It’s Impossible To Map Or Know A Modern Supply Chain – Impossible


A nice little earner among the likely lads is to attempt to inspect supply chains. To make sure that somewhere down the line there’s no modern slavery, no blood minerals, nor raping Gaia and so on. The reason it’s a cool little earner is because it’s impossible – impossible I tell ya! – to properly map a modern supply chain.

This isn’t anything to do with capitalism, as this misguided waif seems to think, it’s to do with a market economy.

The results were more sobering than I’d expected. The founder of Chocolonely, Teun (Tony) van de Keuken, founded the company with the goal of making the first (the “lonely only”) chocolate bar produced without labor exploitation. According to the company, this goal actually landed them in legal trouble: Bellissimo, a Swiss chocolatier, sued Chocolonely in 2007, allegedly claiming that “slave-free chocolate is impossible to produce.”

I had heard similar claims about other industries. There was the Fairphone, which aimed at its launch in 2013 to be the first ethically produced smartphone, but admitted that no one could guarantee a supply chain completely free from unfair labor practices. And of course one often hears about exploitative labor practices cropping up in the supply chains of companies like Apple and Samsung: companies that say they make every effort to monitor labor conditions in their factories.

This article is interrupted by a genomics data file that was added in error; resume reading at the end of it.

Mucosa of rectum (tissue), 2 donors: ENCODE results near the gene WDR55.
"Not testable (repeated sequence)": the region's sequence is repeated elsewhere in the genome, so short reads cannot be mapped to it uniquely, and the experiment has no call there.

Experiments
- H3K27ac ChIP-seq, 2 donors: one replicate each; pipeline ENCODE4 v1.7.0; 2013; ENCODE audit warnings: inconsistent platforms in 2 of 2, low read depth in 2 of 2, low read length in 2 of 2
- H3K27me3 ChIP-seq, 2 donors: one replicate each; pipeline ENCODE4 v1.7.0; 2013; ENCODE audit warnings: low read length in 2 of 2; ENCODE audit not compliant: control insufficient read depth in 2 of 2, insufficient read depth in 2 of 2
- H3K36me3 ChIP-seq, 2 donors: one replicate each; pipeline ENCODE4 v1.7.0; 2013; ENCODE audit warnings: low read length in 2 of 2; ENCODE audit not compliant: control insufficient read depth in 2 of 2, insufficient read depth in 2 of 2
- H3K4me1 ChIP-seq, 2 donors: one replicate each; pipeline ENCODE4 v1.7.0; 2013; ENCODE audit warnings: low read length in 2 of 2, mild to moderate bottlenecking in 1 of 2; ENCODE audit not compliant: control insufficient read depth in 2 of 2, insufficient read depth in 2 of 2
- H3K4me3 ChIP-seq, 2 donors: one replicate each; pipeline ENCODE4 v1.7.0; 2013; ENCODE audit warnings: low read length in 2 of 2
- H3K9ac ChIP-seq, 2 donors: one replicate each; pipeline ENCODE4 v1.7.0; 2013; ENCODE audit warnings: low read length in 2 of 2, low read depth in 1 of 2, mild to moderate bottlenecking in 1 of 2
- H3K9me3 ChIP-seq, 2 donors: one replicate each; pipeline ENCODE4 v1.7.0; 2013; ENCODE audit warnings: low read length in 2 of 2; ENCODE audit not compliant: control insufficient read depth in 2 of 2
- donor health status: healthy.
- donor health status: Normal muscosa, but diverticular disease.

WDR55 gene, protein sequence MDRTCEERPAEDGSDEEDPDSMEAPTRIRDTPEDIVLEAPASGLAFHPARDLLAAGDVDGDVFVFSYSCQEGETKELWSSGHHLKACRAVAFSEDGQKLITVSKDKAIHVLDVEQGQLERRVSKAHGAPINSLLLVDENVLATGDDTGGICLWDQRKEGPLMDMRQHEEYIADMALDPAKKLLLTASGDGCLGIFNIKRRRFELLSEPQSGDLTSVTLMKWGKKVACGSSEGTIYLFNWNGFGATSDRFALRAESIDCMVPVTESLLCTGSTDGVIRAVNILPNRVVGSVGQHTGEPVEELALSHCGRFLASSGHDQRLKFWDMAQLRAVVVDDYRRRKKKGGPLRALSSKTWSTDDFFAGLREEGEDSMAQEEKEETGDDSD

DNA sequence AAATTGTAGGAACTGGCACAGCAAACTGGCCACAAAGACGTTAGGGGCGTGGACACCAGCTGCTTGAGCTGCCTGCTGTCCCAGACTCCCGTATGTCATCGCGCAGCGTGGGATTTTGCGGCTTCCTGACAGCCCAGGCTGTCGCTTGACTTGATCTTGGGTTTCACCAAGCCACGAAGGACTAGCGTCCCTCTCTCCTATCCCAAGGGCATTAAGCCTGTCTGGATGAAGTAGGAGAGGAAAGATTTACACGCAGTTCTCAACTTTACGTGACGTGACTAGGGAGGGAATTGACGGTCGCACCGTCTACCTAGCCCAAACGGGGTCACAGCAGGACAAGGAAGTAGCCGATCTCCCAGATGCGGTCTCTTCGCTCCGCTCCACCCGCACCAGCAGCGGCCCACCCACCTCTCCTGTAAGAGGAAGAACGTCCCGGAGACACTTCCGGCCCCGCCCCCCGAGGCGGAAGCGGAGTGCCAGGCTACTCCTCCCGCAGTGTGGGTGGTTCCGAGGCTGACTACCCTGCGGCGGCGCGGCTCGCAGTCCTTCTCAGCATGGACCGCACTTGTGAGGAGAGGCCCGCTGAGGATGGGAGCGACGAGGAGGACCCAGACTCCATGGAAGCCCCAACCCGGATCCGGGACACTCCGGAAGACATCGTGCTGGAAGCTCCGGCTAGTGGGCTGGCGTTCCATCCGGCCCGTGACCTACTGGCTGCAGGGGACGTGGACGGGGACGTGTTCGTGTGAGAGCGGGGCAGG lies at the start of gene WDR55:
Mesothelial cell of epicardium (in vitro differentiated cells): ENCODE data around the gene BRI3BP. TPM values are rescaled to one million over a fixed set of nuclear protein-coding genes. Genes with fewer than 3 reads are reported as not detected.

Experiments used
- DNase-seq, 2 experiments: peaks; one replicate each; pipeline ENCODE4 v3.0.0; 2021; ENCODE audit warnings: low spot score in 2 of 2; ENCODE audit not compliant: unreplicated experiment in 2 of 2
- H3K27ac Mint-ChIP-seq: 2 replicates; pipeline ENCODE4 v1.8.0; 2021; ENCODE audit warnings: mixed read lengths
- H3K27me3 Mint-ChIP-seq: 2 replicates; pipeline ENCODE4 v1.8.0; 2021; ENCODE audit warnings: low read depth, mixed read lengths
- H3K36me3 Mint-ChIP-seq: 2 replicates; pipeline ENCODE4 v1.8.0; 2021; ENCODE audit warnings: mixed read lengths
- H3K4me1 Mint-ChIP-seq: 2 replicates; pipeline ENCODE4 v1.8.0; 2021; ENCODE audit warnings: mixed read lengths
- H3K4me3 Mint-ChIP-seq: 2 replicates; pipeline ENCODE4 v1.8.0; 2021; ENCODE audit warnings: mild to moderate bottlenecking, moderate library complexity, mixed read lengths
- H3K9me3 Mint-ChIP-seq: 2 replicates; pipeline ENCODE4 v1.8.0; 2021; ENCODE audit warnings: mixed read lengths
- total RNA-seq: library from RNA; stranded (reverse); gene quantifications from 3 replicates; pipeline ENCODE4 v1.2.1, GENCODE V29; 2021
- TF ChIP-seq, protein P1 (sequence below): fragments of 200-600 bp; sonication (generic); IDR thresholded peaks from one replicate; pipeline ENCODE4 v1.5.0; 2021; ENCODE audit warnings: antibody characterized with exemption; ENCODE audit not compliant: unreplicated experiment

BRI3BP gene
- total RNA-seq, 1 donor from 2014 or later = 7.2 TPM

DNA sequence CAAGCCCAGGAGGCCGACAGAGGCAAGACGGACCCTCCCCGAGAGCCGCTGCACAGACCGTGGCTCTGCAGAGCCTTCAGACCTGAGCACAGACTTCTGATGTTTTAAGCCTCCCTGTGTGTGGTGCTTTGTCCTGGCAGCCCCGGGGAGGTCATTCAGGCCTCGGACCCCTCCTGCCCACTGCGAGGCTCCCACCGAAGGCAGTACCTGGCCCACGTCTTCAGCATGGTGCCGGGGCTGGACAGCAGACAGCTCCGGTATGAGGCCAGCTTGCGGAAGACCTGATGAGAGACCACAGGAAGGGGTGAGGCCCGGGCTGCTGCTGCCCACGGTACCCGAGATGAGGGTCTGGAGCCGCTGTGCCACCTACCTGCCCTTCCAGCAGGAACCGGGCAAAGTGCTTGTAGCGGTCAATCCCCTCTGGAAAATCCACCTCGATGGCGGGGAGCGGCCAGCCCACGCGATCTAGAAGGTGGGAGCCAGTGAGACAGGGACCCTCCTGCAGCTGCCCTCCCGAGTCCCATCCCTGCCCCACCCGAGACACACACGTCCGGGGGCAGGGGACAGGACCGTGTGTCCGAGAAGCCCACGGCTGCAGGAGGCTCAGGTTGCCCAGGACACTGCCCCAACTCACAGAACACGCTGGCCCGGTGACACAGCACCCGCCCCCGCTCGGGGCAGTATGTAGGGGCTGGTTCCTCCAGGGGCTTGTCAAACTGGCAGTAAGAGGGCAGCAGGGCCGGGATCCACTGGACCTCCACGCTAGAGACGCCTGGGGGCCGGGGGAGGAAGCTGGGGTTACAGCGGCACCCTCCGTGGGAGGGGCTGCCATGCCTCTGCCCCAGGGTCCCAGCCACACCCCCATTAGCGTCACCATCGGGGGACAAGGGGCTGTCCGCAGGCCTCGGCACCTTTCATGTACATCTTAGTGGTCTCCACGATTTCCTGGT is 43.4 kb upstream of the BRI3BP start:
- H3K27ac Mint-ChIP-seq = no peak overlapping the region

Putting aside my cynicism for the moment, I wondered: What if we take these companies at their word? What if it is truly impossible to get a handle on the entirety of a supply chain?

Well, yes, of course it’s impossible to get a handle on an entire supply chain. The reason is given in Leonard Reed’s “I Pencil“:

My family tree begins with what in fact is a tree, a cedar of straight grain that grows in Northern California and Oregon. Now contemplate all the saws and trucks and rope and the countless other gear used in harvesting and carting the cedar logs to the railroad siding. Think of all the persons and the numberless skills that went into their fabrication: the mining of ore, the making of steel and its refinement into saws, axes, motors; the growing of hemp and bringing it through all the stages to heavy and strong rope; the logging camps with their beds and mess halls, the cookery and the raising of all the foods. Why, untold thousands of persons had a hand in every cup of coffee the loggers drink!

The logs are shipped to a mill in San Leandro, California. Can you imagine the individuals who make flat cars and rails and railroad engines and who construct and install the communication systems incidental thereto? These legions are among my antecedents.

That’s about the making of a pencil but as Reed points out, it’s a good example. Seemingly simple and yet the creation of it depends upon the entirety of the economy. Absolutely everything that is connected to the global economy is part of that global economy. Thus if modern slavery, blood minerals, happen in any one part of that economy then they happen in all parts of it.